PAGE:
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Trading ranges shrink ahead of action-packed day

Currency markets are seeing subdued price action this morning as participants stay sidelined in a catalyst-poor environment. Both the euro and pound are holding modest gains and the dollar is slightly weaker, with three-month implied volatility levels trading near the lowest levels in a year as monetary policy expectations crystallize and movement in the fixed income space slows to a crawl.

Commodity-linked and Antipodean currencies are weaker after traders responded to softer-than-expected Chinese economic activity data by marking down demand forecasts. Last night’s official data showed industrial output in the world’s second largest economy expanding 5.6 percent in April from a year earlier, well below the 10.9 percent consensus forecast. With profoundly-depressed base effects playing a role, retail sales jumped 18.4 percent, but missed expectations set closer to 21 percent. Fixed asset investment, key in understanding the country’s credit cycle, slowed to 4.7 percent. More worrisomely, the youth unemployment rate – not traditionally a focus for China watchers – leapt to 20.4 percent, suggesting that the services economy is failing to create opportunities for the millions of people who enter the labour force each year.

The British pound is trading slightly higher after a mixed jobs report led to a modest recalibration in expectations for additional monetary tightening from the Bank of England. According to data released by the Office for National Statistics this morning, the number of payrolled employees fell by 136,000, the jobless rate crept up to 3.9 percent, and vacancies fell for a tenth consecutive month in April. On the face of it, this would indicate that labour market slack is beginning to emerge, but average earnings excluding bonuses rose 6.7 percent year-over-year in the three months ending in March, up from the 6.6 percent pace set in February, and sufficient to suggest that wage pressures – which can feed into broader inflation expectations – remain elevated.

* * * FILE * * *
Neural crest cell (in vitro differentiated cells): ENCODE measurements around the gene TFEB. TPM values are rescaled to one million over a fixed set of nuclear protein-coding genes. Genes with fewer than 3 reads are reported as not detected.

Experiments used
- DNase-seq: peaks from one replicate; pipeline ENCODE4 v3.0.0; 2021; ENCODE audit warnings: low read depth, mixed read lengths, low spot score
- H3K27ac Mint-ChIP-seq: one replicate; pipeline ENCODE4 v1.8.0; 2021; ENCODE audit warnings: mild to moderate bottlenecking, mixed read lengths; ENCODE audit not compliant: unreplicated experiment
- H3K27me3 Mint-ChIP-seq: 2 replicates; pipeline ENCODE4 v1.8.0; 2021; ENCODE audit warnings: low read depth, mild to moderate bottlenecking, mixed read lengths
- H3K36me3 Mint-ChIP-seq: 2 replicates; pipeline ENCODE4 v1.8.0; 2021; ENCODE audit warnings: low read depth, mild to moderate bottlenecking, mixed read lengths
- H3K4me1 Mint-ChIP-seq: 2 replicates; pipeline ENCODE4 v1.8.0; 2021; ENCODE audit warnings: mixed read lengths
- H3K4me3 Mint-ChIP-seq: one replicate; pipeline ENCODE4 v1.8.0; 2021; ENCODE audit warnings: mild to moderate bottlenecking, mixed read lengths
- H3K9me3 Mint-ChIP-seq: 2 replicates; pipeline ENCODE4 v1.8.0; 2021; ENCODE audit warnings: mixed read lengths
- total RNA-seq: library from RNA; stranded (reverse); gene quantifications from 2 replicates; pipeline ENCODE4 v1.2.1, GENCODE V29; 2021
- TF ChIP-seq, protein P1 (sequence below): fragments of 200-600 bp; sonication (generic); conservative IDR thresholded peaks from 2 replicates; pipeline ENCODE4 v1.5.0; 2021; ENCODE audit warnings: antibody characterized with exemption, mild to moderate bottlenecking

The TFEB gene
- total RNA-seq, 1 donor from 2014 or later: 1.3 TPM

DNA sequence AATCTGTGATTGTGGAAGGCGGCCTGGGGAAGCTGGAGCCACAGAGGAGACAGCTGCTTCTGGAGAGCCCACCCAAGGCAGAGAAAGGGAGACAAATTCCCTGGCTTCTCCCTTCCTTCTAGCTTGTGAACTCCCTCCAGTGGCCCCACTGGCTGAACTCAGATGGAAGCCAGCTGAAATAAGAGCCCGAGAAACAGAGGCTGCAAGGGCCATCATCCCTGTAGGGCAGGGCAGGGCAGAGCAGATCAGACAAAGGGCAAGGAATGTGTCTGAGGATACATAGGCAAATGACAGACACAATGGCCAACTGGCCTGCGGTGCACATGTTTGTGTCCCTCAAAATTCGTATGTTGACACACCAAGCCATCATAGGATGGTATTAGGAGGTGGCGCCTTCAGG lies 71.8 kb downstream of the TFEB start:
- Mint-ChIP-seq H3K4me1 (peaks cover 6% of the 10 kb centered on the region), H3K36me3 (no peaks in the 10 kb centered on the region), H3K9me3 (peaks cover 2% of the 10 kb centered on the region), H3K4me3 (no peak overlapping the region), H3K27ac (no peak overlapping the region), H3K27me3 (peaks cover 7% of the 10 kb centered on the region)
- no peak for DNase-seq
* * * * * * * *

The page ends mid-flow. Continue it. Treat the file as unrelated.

A busy day beckons. April’s retail sales and production numbers should provide insight into whether the powerful American consumption engine is beginning to slow, Canadian inflation data might help reinforce expectations for rate cuts in the latter half of the year, and a meeting between President Biden and Congressional leaders could trigger a reassessment of the odds on a default when the US hits its debt ceiling deadline in early June. A raft of Federal Reserve officials are also scheduled to speak, with Cleveland’s Mester kicking things off in a few minutes, followed by Vice Chair Barr’s House testimony, and appearances from New York’s Williams, Dallas’ Logan, Atlanta’s Bostic, and Chicago’s Goolsbee at conferences later in the day.

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